The International Monetary Fund (IMF) team has arrived in Pakistan to assess its economic performance during the first quarter since the release of the first trench of the 12th Extended Fund Facility in May 2019. Largely satisfied, the IMF chief has nevertheless pointed towards the need to not only enlarge spending in the development sector, but also to ensure that the allocated budget is spent. So far, the federal and the provincial governments have spent only Rs140 billion out of the annual total allocation of Rs1.6 trillion, which means that only one-tenth of the allocated budget has been spent. At this rate it is probable that a large part of the development budget would either remain unutilised or diverted to fill other performance gaps.
This kind of economic behaviour undermines economic growth. It is not a good omen for a country like Pakistan struggling to shed the poverty trap — the infamous economic condition that visits countries where human capital is low, fertility rate high and anti-growth economic policies are practised.
The link between economic growth and development spending is inseparable. When Pakistan chooses to divert funds allocated for development to finance, for instance fiscal deficit, it encourages unemployment, stymies the emergence of an educated and healthy middle class, deteriorates the quality of governance, creates rule of law conditions, and makes dubious the processes of accountability and transparency — all leading to an aggravated risk of conflict and social division.
The question is whether Pakistan has the capacity to rethink development.
In governance, “capacity” is a function of the willingness to perform within constrains. India has used this will to become an economic power without eliminating poverty.
It is this lack of political will that has undermined Pakistan’s capacity to develop. Over the years the nexus developed between the political and the business class has become an impregnable fusion (read: mafia) that takes in all but delivers little. Never has any government, not even the present one, demonstrated the will to break this fusion and make development possible.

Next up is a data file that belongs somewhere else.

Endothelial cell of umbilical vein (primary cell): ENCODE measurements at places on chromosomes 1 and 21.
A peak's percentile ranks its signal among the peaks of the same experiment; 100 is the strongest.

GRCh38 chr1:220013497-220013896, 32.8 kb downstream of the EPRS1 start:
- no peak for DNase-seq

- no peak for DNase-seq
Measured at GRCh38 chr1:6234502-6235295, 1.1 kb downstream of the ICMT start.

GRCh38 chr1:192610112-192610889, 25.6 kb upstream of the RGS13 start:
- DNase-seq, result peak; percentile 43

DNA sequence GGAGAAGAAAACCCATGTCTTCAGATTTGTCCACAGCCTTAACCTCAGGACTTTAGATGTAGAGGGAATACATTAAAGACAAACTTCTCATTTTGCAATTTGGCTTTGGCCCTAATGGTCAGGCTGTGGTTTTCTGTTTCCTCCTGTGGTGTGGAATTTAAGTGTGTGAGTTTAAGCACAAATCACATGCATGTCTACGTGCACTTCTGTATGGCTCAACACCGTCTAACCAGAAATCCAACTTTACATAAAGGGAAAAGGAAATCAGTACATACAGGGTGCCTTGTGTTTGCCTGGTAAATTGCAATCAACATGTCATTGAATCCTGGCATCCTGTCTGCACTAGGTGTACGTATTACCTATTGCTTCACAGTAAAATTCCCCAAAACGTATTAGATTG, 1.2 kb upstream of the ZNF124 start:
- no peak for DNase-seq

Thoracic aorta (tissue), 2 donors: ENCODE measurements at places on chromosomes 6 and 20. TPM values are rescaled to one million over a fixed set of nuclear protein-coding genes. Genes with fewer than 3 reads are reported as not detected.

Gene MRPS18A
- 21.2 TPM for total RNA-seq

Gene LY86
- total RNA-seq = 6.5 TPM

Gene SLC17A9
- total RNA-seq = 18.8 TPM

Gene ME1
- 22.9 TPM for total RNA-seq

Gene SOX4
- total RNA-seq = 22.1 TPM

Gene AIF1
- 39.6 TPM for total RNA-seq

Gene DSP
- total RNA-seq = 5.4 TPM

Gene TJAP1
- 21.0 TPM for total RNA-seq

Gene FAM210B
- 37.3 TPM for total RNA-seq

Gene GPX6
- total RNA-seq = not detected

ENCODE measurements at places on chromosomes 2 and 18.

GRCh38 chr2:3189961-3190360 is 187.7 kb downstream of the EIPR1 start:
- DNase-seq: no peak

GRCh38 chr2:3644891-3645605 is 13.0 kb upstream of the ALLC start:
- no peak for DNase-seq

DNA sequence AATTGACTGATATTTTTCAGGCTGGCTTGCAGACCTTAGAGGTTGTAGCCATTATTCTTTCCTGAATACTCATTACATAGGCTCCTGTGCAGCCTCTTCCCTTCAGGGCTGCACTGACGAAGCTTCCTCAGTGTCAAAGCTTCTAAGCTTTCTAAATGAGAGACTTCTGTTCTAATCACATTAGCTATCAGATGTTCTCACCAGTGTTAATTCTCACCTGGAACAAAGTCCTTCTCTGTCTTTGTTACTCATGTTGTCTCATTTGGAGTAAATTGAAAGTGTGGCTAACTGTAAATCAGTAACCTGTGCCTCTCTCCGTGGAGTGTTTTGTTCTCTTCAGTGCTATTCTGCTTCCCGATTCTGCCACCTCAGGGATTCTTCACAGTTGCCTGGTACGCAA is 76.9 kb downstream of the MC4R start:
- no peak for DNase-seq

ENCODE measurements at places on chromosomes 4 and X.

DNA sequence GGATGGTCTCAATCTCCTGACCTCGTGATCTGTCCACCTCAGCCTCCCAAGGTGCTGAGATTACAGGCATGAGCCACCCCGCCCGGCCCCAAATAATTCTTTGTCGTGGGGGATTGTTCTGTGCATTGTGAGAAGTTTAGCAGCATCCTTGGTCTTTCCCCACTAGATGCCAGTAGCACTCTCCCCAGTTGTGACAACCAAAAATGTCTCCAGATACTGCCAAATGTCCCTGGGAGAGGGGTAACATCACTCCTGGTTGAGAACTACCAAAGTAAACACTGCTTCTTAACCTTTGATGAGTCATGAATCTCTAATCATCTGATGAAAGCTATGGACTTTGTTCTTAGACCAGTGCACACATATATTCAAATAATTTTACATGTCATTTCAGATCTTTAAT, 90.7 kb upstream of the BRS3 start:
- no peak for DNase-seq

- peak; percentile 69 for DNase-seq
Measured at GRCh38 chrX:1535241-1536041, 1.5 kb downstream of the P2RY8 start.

Most of the policy interventions are geared towards making people dependent on the system (cash transfer and yellow cabs programmes, etc) that feeds on this nexus rather than turning the system around and making it dependent on skilled and honest labour. It is in this context that the IMF talks about institutional reforms. Are we in a dearth of good laws? Absolutely not. It is the implementation part where we fall through, as identified in the Financial Action Task Force (FATF) review as well.
Domestic policies, in majority of the cases, have international implications. The ignorance of our lawmakers and policy drivers to regulate the financial sector, especially to stop money laundering and terrorism financing moved the FATF into action against us. And because the reliance of Pakistan’s financial sustainability depends largely on securing debt from international funding organisations, these implications become further hard hitting as countries with agendas adversarial to Pakistan, but having a strong geo-economic presence globally — such as India — create a hostile environment leading to harsher monitoring and accountability processes. Even the US had not shied away from using FATF’s stick to extract a compliant behaviour from Pakistan.